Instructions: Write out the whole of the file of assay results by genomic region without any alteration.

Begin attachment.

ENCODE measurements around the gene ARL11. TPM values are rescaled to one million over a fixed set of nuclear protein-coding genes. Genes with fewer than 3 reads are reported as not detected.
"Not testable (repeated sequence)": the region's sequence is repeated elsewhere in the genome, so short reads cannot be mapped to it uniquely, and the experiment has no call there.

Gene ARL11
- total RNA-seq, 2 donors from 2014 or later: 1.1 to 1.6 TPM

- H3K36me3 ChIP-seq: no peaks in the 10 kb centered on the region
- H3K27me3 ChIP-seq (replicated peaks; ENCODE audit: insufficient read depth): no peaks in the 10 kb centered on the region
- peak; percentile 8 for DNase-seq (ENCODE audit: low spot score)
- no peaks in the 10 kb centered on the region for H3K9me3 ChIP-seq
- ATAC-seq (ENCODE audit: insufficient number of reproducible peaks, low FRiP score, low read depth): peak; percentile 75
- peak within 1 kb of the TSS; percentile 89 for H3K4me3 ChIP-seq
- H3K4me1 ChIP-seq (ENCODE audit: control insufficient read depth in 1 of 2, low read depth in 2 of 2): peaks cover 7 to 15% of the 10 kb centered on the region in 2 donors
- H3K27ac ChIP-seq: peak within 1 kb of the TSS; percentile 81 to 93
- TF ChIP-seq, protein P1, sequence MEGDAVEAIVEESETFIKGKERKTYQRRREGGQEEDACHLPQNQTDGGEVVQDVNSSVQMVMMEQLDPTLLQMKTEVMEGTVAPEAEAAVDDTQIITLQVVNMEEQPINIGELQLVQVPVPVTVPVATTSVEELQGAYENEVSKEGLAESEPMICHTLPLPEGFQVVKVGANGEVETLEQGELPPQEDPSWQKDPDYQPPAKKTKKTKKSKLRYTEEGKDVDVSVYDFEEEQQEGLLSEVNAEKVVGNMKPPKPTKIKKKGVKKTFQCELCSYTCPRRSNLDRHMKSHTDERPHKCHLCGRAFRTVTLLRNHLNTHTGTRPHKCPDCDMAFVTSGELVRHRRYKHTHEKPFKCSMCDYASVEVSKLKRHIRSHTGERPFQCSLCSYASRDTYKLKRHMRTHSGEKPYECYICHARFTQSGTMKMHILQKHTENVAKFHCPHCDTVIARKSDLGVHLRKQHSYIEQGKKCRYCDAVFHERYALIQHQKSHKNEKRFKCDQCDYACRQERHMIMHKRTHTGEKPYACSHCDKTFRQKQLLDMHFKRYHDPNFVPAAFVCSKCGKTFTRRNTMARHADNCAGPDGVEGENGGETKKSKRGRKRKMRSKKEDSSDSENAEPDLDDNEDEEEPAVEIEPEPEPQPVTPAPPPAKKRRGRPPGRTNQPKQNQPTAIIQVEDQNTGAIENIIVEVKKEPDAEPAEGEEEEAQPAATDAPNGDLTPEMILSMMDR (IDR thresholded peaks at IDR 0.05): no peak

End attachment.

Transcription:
ENCODE measurements around the gene ARL11. TPM values are rescaled to one million over a fixed set of nuclear protein-coding genes. Genes with fewer than 3 reads are reported as not detected.
"Not testable (repeated sequence)": the region's sequence is repeated elsewhere in the genome, so short reads cannot be mapped to it uniquely, and the experiment has no call there.

Gene ARL11
- total RNA-seq, 2 donors from 2014 or later: 1.1 to 1.6 TPM

- H3K36me3 ChIP-seq: no peaks in the 10 kb centered on the region
- H3K27me3 ChIP-seq (replicated peaks; ENCODE audit: insufficient read depth): no peaks in the 10 kb centered on the region
- peak; percentile 8 for DNase-seq (ENCODE audit: low spot score)
- no peaks in the 10 kb centered on the region for H3K9me3 ChIP-seq
- ATAC-seq (ENCODE audit: insufficient number of reproducible peaks, low FRiP score, low read depth): peak; percentile 75
- peak within 1 kb of the TSS; percentile 89 for H3K4me3 ChIP-seq
- H3K4me1 ChIP-seq (ENCODE audit: control insufficient read depth in 1 of 2, low read depth in 2 of 2): peaks cover 7 to 15% of the 10 kb centered on the region in 2 donors
- H3K27ac ChIP-seq: peak within 1 kb of the TSS; percentile 81 to 93
- TF ChIP-seq, protein P1, sequence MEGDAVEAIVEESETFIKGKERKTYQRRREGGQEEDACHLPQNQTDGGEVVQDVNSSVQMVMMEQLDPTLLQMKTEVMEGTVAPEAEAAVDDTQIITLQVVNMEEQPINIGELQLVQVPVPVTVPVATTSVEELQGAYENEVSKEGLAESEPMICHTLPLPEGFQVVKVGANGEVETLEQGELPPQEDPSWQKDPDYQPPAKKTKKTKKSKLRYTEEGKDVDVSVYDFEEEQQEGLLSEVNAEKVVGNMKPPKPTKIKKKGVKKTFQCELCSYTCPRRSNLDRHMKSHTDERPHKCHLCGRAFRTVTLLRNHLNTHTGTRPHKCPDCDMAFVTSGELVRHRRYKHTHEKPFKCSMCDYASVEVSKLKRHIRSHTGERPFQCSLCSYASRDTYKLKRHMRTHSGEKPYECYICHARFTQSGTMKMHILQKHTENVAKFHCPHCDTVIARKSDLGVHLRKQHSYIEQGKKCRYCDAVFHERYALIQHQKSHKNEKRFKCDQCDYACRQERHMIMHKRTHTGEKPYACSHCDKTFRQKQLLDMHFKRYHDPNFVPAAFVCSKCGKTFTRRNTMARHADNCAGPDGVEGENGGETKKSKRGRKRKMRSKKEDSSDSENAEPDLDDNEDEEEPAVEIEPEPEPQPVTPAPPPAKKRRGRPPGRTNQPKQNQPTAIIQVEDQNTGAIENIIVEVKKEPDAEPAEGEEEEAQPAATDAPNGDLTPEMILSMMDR (IDR thresholded peaks at IDR 0.05): no peak